I grew up on a farm and went to school on an athletic scholarship, so I wasn’t too
involved in academics to start with. I wasn’t thinking I was gonna take agriculture, but at Penn State, where I went to undergraduate school, the landscape department was still part of the agriculture department and I joked
and I said I think the line was shorter for landscape architecture than agronomy
or something. Anyway, I got involved and really enjoyed it. Because of my undergraduate years,
I had the opportunity to go to graduate school, which I did. I’m not sure how much … I spent four years being a jock. So graduate school was great at University of Michigan. I had a job offer in Toronto, which I had a pregnant wife, and went to work first thing, the day
after I graduated. We came to Canada thinking we’d be here for a year and go back south, where
I’m from. I was lucky to get into a firm that had a lot of work going on. I think I spent my first six or eight years doing nothing but universities. We did massive landscape
projects at York, McMaster, Brock… other schools, Ledminor, the one in Sudbury, Laurentian, Thunder Bay. I did get involved in Expo 67 in the amusement area there, which sort of foretold a little bit of my future in business. I would say the main thing I enjoyed, the work was quite varied. We did universities, and certainly my memory of that was pretty heavy duty for
six or eight years. I think the government just put a lot of money into expanding
the universities. We had large projects. A lot of my graduate program was very technical. Having grown up in a pretty practical environment, I think I got in with some of the guys that did the design, and I was able to somehow put them together and get them built, not without challenges. Then
we got into things like National Parks and Provincial Parks. They’re still some
of my favorite jobs, like the master plan for Gros Morne National Park in Newfoundland and Fathom Five Park in Ontario. We did an awful lot of work in the city. I guess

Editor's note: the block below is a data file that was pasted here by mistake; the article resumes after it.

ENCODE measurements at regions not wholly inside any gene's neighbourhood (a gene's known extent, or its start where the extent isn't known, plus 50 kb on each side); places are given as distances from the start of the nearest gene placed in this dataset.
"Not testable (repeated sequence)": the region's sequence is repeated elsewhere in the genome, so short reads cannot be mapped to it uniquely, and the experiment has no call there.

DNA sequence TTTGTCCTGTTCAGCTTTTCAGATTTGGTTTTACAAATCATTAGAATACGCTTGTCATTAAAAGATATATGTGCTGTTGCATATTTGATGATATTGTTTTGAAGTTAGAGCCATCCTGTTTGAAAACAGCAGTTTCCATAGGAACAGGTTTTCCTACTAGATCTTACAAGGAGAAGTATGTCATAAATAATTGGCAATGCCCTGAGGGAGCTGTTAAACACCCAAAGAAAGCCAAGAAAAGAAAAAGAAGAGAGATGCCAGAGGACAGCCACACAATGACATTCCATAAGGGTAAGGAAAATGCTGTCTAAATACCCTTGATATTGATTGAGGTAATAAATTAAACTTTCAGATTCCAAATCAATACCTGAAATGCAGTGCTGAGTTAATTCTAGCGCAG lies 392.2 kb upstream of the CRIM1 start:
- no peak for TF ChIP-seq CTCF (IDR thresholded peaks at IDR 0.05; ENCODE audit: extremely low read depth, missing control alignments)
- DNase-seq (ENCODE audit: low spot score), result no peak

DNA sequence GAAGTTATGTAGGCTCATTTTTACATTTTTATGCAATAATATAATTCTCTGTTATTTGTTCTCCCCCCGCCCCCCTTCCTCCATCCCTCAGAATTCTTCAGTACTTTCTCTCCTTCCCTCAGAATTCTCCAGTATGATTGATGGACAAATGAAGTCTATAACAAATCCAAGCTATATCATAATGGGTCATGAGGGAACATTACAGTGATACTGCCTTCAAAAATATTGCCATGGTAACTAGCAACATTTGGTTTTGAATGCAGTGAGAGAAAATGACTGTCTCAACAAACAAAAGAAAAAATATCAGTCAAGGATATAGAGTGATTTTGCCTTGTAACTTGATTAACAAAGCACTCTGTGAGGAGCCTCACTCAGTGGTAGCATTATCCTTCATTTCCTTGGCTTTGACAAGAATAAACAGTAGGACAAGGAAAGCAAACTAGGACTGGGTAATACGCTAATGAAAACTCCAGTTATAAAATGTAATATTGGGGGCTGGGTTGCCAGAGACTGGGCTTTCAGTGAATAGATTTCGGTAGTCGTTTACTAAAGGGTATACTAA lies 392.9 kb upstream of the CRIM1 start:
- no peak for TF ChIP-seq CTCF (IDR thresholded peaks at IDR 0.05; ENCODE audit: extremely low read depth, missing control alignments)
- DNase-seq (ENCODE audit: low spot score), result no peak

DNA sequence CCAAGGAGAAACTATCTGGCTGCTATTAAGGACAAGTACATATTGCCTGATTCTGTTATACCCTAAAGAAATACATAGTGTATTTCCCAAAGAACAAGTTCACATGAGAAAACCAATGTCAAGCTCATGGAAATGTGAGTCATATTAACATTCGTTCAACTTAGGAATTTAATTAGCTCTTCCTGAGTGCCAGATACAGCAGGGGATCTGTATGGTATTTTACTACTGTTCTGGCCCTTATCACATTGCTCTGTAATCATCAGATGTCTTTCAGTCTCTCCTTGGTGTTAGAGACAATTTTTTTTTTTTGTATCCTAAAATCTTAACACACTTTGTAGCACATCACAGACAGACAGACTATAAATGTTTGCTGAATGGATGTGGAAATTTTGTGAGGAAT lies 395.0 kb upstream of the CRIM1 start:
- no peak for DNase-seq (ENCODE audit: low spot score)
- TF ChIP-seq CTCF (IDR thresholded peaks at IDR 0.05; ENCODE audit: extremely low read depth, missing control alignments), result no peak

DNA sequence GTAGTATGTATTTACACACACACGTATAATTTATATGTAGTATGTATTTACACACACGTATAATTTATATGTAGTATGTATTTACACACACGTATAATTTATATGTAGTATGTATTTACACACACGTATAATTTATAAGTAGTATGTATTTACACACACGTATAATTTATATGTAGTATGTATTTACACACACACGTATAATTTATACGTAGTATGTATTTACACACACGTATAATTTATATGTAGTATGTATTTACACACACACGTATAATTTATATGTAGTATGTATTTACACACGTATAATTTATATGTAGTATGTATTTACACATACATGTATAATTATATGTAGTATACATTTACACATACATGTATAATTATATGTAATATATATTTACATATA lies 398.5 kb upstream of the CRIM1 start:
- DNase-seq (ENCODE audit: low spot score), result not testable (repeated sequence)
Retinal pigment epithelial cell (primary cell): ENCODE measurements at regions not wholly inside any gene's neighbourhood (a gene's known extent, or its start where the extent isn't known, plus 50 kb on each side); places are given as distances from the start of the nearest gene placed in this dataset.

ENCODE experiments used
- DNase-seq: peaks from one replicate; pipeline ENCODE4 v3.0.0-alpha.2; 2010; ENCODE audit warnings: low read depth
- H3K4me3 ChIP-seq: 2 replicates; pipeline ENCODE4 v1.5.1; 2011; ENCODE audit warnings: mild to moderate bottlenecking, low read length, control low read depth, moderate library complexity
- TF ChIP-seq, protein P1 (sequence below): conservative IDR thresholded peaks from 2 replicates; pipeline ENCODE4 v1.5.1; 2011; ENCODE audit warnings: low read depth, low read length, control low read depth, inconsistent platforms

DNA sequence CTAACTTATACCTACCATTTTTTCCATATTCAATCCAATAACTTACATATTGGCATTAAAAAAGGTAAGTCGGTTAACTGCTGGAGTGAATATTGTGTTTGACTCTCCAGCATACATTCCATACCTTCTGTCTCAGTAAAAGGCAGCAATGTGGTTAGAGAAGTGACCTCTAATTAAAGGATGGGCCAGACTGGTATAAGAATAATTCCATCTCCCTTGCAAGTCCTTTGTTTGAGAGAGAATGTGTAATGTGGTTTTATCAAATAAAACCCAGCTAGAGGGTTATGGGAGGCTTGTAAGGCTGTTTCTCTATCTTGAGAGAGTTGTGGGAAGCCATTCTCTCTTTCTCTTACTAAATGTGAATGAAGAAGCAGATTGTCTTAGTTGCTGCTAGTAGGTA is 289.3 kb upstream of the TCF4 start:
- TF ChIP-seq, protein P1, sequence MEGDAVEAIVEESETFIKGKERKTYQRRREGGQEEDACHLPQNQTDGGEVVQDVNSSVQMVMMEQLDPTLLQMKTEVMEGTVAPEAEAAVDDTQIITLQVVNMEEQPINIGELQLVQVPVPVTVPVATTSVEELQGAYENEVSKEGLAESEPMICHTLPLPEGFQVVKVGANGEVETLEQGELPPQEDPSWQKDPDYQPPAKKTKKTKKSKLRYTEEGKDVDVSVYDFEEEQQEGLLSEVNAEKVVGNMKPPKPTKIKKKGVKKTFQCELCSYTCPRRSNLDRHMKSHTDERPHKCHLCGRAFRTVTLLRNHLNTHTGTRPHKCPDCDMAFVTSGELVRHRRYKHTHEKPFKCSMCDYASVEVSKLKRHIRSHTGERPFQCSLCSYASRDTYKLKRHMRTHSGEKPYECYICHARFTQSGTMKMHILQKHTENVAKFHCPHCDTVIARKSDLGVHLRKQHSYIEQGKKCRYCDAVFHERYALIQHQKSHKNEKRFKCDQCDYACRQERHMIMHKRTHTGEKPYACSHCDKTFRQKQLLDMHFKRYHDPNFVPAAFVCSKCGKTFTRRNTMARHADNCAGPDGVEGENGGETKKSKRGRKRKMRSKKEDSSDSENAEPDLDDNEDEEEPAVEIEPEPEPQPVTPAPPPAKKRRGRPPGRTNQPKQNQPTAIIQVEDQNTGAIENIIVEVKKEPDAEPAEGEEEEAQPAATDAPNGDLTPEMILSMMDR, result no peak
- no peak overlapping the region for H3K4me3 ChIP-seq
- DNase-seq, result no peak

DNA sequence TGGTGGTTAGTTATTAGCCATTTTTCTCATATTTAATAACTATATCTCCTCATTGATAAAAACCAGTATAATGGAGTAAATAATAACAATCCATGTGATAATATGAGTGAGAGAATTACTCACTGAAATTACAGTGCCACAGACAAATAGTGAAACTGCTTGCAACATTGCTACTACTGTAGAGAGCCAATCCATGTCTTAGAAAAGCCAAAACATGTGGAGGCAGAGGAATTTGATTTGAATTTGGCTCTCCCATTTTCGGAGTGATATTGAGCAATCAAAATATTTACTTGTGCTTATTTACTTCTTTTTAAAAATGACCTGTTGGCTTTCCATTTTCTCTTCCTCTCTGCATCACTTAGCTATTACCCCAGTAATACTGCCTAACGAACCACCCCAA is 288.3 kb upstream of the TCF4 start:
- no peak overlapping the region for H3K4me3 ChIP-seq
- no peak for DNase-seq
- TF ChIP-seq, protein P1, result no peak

the first really biggest thing I remember, in terms of a big construction job, was all
the work around Ryerson, which I want to say is … … mid 1970s, I think. Ryerson got a grant to try to make themselves more a campus, from some distinguished alumni who had made his money in mining, I think. It’s called the Devonian Foundation. We tried to do something … I always remember, they’d showed me some things that they had donated in Calgary and Edmonton that were usually a park with some waterfalls in it and some things. We wanted to do something that spoke to that Devonian Foundation, although
it’s actually Precambrian. We did the big skating rink there, with the rocks,
which became the identity for Ryerson in some ways. All the walls that go around it, I think it helped make Ryerson a campus instead of a bunch of buildings scattered in the city. There’s a lot of other things. We did a lot of urban design things, more urban projects in Toronto, like the park around CBC. I can’t remember. I’m getting to that age it’s hard to remember everything.
Then we got hired as landscape architects for Canada’s Wonderland, which was pretty weird … not weird it was fun. Again, it was a major project. We did $25 million worth of construction work there,
which is virtually everything outside the buildings. The best part about that is,
with all due respect, the architects who did the buildings didn’t quite understand, these weren’t sophisticated, new age buildings. They were kind of built to a theme of what they were trying to project, the owners that was Paramount. They were trying to project their themes for movies and things like that. We had
the advantage of understanding there’s a big site plan. Then they turned more
and more to us to do virtually everything but the buildings. Everything you see out there, including the mountain in the middle of Canada’s
Wonderland, which was actually with the help of the clients, was designed in
our office with a bunch of blocks cut into one inch squares, that we would build up, and put clay on the
top, and maneuver it. Right beside it, we kept one with blocks without … I was
probably oversimplifying this, but that became the basis for the structure for the mountains, the grid of steel,